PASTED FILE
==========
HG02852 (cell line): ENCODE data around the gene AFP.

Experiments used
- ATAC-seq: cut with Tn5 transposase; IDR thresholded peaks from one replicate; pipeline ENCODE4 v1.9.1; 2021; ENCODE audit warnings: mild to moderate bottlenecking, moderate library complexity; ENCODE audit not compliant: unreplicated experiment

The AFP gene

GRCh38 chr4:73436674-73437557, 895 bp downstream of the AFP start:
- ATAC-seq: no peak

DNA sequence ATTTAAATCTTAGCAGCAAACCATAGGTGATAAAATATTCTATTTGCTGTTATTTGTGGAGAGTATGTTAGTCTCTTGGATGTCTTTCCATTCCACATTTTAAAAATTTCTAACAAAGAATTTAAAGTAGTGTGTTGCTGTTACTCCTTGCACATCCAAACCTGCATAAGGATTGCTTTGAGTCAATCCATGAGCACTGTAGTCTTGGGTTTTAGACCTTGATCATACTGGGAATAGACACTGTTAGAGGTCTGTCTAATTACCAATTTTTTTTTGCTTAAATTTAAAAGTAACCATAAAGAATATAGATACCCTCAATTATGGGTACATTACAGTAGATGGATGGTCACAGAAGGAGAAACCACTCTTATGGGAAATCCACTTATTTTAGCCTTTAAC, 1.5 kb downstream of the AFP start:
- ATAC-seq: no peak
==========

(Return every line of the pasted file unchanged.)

HG02852 (cell line): ENCODE data around the gene AFP.

Experiments used
- ATAC-seq: cut with Tn5 transposase; IDR thresholded peaks from one replicate; pipeline ENCODE4 v1.9.1; 2021; ENCODE audit warnings: mild to moderate bottlenecking, moderate library complexity; ENCODE audit not compliant: unreplicated experiment

The AFP gene

GRCh38 chr4:73436674-73437557, 895 bp downstream of the AFP start:
- ATAC-seq: no peak

DNA sequence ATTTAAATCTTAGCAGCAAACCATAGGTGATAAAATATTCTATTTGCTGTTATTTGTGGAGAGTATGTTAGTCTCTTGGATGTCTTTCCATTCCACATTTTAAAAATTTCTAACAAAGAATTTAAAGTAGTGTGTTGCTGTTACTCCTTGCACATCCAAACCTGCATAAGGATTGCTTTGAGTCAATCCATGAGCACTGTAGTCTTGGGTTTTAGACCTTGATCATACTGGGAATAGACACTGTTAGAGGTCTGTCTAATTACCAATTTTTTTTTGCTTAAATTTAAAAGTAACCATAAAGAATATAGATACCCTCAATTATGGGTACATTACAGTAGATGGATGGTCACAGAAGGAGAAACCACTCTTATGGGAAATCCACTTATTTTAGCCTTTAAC, 1.5 kb downstream of the AFP start:
- ATAC-seq: no peak